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Scottish Queer International Film Festival (SQIFF) 2023

SQIFF made a triumphant comeback last week after a year’s hiatus, with an all-new team, sexy merch and the expertly curated programme that speaks to each letter in the ever-growing LGBTQIA+ acronym. SQIFF have not been lying low since their last festival, however, but have been travelling the country to bring queer film to communities outwith the central belt, and have plans to continue doing so. 

In classic SQIFF tradition, the festival was kicked off with a sold-out showing of a selection of queer Scottish shorts. Starting with Cora Bissett’s The Singer, following the connection made between Deaf singer-songwriter, Joe, and busker, Andy (whose lyrics, Joe confirms, are shite). It was a great curatorial choice to begin with this one; the warmth of the storytelling and Jamie Rea’s charismatic performance as Joe eased the audience into the evening. 

Kitchen Sink Fantasy

Leyla Coll-O’Reilly’s Groom marked a shift in tone, all post-horror and pink plastic roses (check out our review of Groom here). Sophie Suliman’s Selkie was next, exploring the connection between wild swimming, queerness, mental health, and Celtic folklore. The shots of Sophie dancing on the loch shore in a seal mask were hauntingly beautiful, and the traditional Gaelic singing awe-inspiring, but the film did seem to be grappling with too many themes to be as impactful as desired. 

DIG (G J Hewitt) explored the loss our community continues to suffer due to rampant transphobia, featuring some excellent make-up/prosthetics to create the illusion of welts on the hand of the grief-stricken digger. Kitchen Sink Fantasy by Heath Vigroe is a kitsch technicolour choose your own gender bender adventure (this may have been my favourite series of words to write, ever) starring Maungo Pelekekae who shines as Charlie. Pixie (Beth Johnston) is a glimpse into the playboy bunny studded life of trans femme legend of the Glasgow queer scene, Pixie, which of course features TAAHLIAH’s Transdimentional on the score

Once Upon a Time in Easterhouse

The programme ended with Once Upon a Time in Easterhouse (Paul Cochrane), which, at first with its gay teen love story combined with whiffs of performative masculinity and a volatile father figure, seemed like a story we’ve seen all too often, many of us in our own homes as well as onscreen. The queer kid comes out to his dad, and his dad loses it. All these classic tropes are set up, only to be knocked down at the end, where Tam’s dad says ‘Poofs can be footballers too’ (or something along those lines). Looking around, us queers were all clutching our pearls with joy, which is exactly how you want to end an opening night.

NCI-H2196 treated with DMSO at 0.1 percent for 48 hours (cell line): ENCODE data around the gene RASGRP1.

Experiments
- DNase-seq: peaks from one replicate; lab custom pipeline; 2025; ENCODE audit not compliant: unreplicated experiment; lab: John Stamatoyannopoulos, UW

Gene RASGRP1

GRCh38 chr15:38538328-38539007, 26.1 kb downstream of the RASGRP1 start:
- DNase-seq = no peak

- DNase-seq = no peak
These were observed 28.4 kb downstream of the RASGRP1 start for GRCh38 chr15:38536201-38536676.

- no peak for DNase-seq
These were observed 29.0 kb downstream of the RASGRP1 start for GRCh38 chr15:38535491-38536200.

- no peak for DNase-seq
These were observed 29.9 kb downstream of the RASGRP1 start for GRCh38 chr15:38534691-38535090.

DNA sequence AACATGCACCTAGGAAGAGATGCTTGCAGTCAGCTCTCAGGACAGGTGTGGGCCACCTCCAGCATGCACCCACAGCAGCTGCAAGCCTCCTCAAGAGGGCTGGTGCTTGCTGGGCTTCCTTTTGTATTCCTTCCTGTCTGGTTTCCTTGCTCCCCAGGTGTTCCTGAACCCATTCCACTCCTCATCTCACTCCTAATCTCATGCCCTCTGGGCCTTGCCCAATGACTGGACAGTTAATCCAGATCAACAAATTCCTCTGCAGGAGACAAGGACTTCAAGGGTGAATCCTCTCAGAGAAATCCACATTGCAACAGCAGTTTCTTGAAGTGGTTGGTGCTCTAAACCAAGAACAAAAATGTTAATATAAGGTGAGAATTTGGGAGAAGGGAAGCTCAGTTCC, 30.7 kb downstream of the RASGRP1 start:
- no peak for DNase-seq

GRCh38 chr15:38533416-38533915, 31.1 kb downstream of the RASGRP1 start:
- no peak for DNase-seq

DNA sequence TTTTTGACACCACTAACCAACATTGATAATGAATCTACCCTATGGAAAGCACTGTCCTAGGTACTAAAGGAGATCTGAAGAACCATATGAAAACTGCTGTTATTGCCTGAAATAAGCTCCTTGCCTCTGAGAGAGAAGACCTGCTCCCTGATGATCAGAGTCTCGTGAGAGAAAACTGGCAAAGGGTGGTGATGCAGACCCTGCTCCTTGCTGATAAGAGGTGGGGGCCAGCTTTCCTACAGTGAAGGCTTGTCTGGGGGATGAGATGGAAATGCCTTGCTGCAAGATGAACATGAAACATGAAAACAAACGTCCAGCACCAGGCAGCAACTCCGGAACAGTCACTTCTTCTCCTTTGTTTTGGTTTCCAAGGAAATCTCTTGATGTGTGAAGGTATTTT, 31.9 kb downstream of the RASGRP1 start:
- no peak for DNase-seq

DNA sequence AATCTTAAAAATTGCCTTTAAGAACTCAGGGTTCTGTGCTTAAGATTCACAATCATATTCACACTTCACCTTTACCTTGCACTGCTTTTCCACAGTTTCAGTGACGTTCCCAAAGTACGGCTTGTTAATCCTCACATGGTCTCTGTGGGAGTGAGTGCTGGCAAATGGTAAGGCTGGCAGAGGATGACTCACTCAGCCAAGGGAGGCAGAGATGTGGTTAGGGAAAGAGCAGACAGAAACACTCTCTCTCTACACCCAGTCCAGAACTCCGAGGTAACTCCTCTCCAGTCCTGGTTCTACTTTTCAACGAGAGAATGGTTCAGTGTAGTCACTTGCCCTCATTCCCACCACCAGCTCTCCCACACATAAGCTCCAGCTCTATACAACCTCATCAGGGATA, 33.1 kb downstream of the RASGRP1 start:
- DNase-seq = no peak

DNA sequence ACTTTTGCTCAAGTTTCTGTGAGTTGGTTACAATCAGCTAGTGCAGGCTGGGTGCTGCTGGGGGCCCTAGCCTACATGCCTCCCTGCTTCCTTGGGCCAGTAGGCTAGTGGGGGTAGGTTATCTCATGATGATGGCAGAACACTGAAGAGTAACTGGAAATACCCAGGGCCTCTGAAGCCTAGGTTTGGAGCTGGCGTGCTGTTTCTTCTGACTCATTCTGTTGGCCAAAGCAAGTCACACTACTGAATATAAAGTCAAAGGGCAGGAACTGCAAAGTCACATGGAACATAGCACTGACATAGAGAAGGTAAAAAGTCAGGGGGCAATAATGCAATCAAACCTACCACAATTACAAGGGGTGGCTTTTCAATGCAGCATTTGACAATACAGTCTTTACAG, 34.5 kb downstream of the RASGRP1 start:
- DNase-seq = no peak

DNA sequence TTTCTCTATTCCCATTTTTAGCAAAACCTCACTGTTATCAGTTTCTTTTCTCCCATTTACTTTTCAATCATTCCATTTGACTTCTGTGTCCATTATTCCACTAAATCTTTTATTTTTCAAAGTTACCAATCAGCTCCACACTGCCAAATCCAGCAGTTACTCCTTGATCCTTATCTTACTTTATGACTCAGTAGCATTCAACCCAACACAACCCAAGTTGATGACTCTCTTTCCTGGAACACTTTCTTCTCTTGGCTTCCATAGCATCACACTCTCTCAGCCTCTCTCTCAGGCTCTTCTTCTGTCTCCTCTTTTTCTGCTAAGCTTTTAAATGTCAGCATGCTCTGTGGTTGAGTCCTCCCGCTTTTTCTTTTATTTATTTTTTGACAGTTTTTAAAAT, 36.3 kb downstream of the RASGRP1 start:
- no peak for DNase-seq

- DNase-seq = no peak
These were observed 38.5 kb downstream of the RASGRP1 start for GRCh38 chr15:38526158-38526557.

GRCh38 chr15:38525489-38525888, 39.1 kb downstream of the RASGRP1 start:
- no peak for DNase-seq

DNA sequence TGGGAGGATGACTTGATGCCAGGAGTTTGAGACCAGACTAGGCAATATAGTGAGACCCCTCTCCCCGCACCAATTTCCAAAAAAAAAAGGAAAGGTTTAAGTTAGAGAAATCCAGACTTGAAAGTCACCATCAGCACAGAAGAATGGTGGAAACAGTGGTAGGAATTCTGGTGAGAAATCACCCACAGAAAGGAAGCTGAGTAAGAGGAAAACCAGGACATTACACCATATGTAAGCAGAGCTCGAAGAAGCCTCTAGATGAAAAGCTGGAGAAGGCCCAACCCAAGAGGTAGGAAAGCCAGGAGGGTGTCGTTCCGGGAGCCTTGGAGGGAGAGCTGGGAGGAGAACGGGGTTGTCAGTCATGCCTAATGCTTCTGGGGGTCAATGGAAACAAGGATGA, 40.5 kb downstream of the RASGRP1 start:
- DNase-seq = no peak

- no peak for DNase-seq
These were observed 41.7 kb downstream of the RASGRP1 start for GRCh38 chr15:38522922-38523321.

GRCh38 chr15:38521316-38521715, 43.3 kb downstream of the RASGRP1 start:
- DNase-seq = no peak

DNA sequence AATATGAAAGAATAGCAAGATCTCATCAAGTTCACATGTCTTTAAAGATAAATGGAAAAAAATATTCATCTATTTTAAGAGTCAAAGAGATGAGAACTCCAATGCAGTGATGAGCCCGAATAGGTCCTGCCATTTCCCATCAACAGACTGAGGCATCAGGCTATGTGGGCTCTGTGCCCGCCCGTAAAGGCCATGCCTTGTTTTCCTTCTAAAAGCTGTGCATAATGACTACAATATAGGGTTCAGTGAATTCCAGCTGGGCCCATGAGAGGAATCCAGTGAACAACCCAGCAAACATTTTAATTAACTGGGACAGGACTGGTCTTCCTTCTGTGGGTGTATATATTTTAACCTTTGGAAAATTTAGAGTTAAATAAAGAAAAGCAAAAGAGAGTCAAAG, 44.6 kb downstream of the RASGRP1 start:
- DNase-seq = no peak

Moving on to the closing night (this writer consumed only the bread of the festival – it’s a metaphor, the middle events are the meat, or vegan meat, right? – but what filling bread it was). The Scottish premiere of Mutt directed, written and produced (?!) by Vuk Lungulov-Klotz, was, for lack of a better word, beautiful. We follow Feña (Lío Mehiel), a fairly recently transitioned trans man who experiences multiple challenges to his identity from his ex, his father, and even a lady at the bank. The film begins with Feña in the dark of the street, at a club, the contours of his face accented by strips of light, and as the feature progresses, the passages of light that Feña exists within get larger and larger; this poetic use of chiaroscuro is a remarkable visual metaphor for becoming his true self. 


In our post-film debrief, each one of my peers had something they related to in Feña’s story. Whether it be heartbreak at watching Feña’s estranged father sitting on his bed, looking around his room, getting to know his son again, knowing that no such happy ending lies in wait for you; eating pizza with a sibling and dreaming of a better future; being on the receiving end of an excellent pep talk by a mate while (literally or metaphorically) bleeding; or simply the fallout of sleeping with an ex. 

On finding out that this was Vuk’s debut, to say we’re excited to see what he does next is an understatement, but is a statement that also applies to the future of SQIFF, and the righteous work they’re doing to platform queer cinematic excellence.

More from SQIFF here

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